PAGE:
• Astronomy Picture of the Day -- PanSTARRS from France

    03/15/2013 10:14:06 PM PDT · by SunkenCiv · 8 replies
    NASA ^ | March 16, 2013 | (see photo credit)
    Explanation: Still looking for that comet? Comet PanSTARRS (C/2011 L4) naked-eye appearance in the northern hemisphere is described by successful comet spotters as a dim star with faint a tail. If you want to catch it the next few days could be your best bet. Start looking low and almost due west about 45 minutes after sunset. Of course, clear skies and a pair of binoculars should help a lot. Sky photographer Jean-Luc Dauvergne found suitable weather and western horizon for this comet and crescent Moon portrait after a road trip on March 13. Seeing PanSTARRS for the first time,...
  • Spectacular Comet and Moon View Wows Stargazers (Photos)

    03/14/2013 11:58:11 AM PDT · by BenLurkin · 24 replies
    space.com ^ | 13 March 2013 Time: 06:17 PM ET | Tariq Malik, SPACE.com Managing Editor
    The Comet Pan-STARRS may be a challenge to spot in the evening sky, but it still dazzled stargazers around the world when it paired up with the moon Tuesday (March 12). Comet Pan-STARRS is currently appearing low on the western horizon just after sunset, making it hard to pick out in the bright evening twilight for some observers. But on Tuesday evening, a slender crescent moon served as a celestial guide for those stargazers with clear, dark skies. Just northwest of Rio Rancho, N.M., astrophotographer Josh Knutson and his 8-year-old daughter Aurora were amazed at the sight of Comet Pan-STARRS...
  • Astronomy Picture of the Day -- CME, Comet and Planet Earth

    03/15/2013 6:26:50 PM PDT · by SunkenCiv · 13 replies
    NASA ^ | March 15, 2013 | (see photo credit)
    Explanation: After appearing in a popular photo opportunity with a young crescent Moon near sunset, naked-eye Comet PanSTARRS continues to rise in northern hemisphere skies. But this remarkable interplanetary perspective from March 13, finds the comet posing with our fair planet itself -- as seen from the STEREO Behind spacecraft. Following in Earth's orbit, the spacecraft is nearly opposite the Sun and looks back toward the comet and Earth, with the Sun just off the left side of the frame. At the left an enormous coronal mass ejection (CME) is erupting from a solar active region. Of course, CME, comet,...
  • Astronomy Picture of the Day -- Clouds, Comet and Crescent Moon

    03/14/2013 7:59:46 PM PDT · by SunkenCiv · 9 replies
    NASA ^ | March 14, 2013 | (see photo credit)
    Explanation: In silhouette against the colorful evening twilight, clouds part for this much anticipated magic moment. The scene captures naked-eye Comet PanSTARRS peeking into northern hemisphere skies on March 12. The comet stands over the western horizon after sunset, joined by the thin, flattened crescent of a day old Moon. Posing for its own beauty shot, the subtly lit dome of the 4.2 meter William Herschel Telescope is perched above cloud banks on the Canary Island of La Palma. While PanSTARRS has not quite developed into the spectacular comet once hoped for, it is still growing easier to see in...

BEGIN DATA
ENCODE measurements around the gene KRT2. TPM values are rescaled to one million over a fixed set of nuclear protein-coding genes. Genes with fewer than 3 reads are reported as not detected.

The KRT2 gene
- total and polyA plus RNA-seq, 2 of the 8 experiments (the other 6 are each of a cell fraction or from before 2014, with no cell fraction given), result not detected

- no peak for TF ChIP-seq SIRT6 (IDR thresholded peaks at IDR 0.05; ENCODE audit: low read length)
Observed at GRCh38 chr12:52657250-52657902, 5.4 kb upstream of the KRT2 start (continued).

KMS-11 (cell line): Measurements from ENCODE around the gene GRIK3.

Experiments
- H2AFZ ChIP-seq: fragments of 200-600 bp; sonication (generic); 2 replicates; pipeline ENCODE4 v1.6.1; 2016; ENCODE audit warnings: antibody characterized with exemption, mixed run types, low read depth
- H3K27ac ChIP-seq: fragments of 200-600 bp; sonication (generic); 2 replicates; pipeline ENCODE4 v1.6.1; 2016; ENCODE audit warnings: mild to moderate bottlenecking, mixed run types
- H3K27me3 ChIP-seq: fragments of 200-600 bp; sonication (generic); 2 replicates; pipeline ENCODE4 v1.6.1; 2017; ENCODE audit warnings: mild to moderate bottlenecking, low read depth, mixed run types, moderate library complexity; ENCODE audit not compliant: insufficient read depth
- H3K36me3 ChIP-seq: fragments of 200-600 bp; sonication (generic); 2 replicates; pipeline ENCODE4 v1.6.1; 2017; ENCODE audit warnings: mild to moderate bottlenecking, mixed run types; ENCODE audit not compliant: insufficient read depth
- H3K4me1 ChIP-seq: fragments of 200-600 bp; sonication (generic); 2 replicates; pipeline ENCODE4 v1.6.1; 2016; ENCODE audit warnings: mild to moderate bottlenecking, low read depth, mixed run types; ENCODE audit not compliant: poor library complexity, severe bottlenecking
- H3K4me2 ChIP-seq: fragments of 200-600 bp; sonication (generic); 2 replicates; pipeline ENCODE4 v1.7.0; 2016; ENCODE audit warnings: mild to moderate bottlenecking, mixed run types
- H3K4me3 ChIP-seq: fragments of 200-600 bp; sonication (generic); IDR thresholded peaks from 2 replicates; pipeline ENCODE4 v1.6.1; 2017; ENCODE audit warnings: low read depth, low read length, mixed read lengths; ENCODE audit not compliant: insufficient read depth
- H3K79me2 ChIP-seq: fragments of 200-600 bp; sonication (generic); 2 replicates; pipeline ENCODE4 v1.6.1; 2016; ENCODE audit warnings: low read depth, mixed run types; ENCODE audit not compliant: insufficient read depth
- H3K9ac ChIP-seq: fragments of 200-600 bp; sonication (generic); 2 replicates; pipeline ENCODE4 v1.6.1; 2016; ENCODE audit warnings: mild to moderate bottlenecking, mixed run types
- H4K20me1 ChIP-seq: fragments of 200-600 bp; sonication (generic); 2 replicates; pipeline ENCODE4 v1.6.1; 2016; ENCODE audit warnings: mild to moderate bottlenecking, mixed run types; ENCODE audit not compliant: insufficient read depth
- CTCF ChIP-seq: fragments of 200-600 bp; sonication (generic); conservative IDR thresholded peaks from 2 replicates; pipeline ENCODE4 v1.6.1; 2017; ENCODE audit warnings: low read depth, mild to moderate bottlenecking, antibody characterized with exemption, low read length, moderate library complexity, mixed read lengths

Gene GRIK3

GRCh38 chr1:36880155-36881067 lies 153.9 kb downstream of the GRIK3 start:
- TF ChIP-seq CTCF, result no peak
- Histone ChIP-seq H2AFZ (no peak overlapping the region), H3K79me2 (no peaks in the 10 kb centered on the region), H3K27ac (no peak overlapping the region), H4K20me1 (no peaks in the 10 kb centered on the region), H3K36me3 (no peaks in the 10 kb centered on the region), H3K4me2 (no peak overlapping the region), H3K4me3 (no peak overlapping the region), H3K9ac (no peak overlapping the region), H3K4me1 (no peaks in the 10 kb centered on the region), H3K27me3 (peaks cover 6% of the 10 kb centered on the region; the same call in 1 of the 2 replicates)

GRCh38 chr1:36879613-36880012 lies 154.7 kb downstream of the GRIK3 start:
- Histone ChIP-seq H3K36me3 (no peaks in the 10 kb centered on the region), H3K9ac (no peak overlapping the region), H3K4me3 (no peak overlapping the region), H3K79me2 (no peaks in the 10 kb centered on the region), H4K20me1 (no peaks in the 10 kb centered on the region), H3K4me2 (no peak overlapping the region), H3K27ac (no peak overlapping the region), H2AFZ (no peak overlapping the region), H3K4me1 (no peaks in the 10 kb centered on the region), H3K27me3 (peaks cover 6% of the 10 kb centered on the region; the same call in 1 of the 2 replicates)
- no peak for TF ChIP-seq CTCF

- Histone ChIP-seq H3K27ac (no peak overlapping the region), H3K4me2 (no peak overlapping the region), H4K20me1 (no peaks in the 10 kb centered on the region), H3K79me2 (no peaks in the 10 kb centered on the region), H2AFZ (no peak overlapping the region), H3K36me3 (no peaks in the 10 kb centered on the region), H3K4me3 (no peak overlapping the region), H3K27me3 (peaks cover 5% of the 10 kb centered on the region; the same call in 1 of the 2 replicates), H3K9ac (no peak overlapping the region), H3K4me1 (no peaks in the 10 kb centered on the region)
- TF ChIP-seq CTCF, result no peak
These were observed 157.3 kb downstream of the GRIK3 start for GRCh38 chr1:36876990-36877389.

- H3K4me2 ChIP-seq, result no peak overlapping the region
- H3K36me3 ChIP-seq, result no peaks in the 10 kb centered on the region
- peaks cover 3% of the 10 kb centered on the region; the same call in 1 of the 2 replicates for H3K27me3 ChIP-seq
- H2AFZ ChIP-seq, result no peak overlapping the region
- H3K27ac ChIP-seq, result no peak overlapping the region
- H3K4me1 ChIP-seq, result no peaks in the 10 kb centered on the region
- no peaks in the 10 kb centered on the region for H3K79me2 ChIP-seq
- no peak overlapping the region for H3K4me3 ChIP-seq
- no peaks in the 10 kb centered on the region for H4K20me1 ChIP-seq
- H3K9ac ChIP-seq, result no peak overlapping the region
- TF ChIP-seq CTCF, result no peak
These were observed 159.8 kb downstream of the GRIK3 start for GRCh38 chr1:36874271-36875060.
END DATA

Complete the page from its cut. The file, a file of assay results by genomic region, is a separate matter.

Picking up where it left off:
• Astronomy Picture of the Day -- PanSTARRS over Parkes

    03/09/2013 5:22:59 AM PST · by SunkenCiv · 17 replies
    NASA ^ | March 09, 2013 | (see photo credit)
    Explanation: Sweeping quickly through southern skies on March 5, Comet PanSTARRS (C/2011 L4) follows the Sun toward the western horizon in this twilight scene. In the foreground is Australia's CSIRO Parkes Radio Telescope, a 64 meter wide steerable dish that is no stranger to the space age exploration of comets. In March of 1986 the Parkes dish tracked ESA's Giotto spacecraft as it flew by Comet Halley and received the first ever closeup images of Halley's nucleus. At naked-eye visibility, Comet PanSTARRS made its closest approach to planet Earth on March 5. Its closest approach to the Sun will be...
  • Astronomy Picture of the Day -- Comets Lemmon and PanSTARRS Peaking

    03/05/2013 4:41:44 PM PST · by SunkenCiv · 8 replies
    NASA ^ | March 05, 2013 | (see photo credit)
    Explanation: Two impressive comets will both reach their peak brightness during the next two weeks. Taking advantage of a rare imaging opportunity, both of these comets were captured in the sky together last week over the Atacama desert in South America. Comet C/2012 F6 (Lemmon), visible on the upper left of the above image, is sporting a long tail dominated by glowing green ions. Comet C/2011 L4 (PanSTARRS), visible near the horizon on the lower right, is showing a bright tail dominated by dust reflecting sunlight. The tails of both comets point approximately toward the recently set Sun. Comet Lemmon...
  • Astronomy Picture of the Day -- Sweeping Through Southern Skies

    02/16/2013 8:08:30 PM PST · by SunkenCiv · 9 replies
    NASA ^ | February 16, 2013 | (see photo credit)
    Explanation: For now, Comet Lemmon (C/2012 F6a), and Comet PanSTARRS (C/2011 L4) are sweeping through southern skies. Lemmon's lime green coma and thin tail are near the left edge of this telephoto scene, a single frame from a timelapse video (vimeo here) recorded on February 12, tracking its motion against the background stars. Comet Lemmon's path brought it close to the line-of-sight to prominent southern sky treasures the Small Magellanic Cloud and globular cluster 47 Tucanae (right). Sporting a broader, whitish tail, Comet PanSTARRS appears in later video frames moving through the faint constellation Microscopium. Visible in binoculars and small...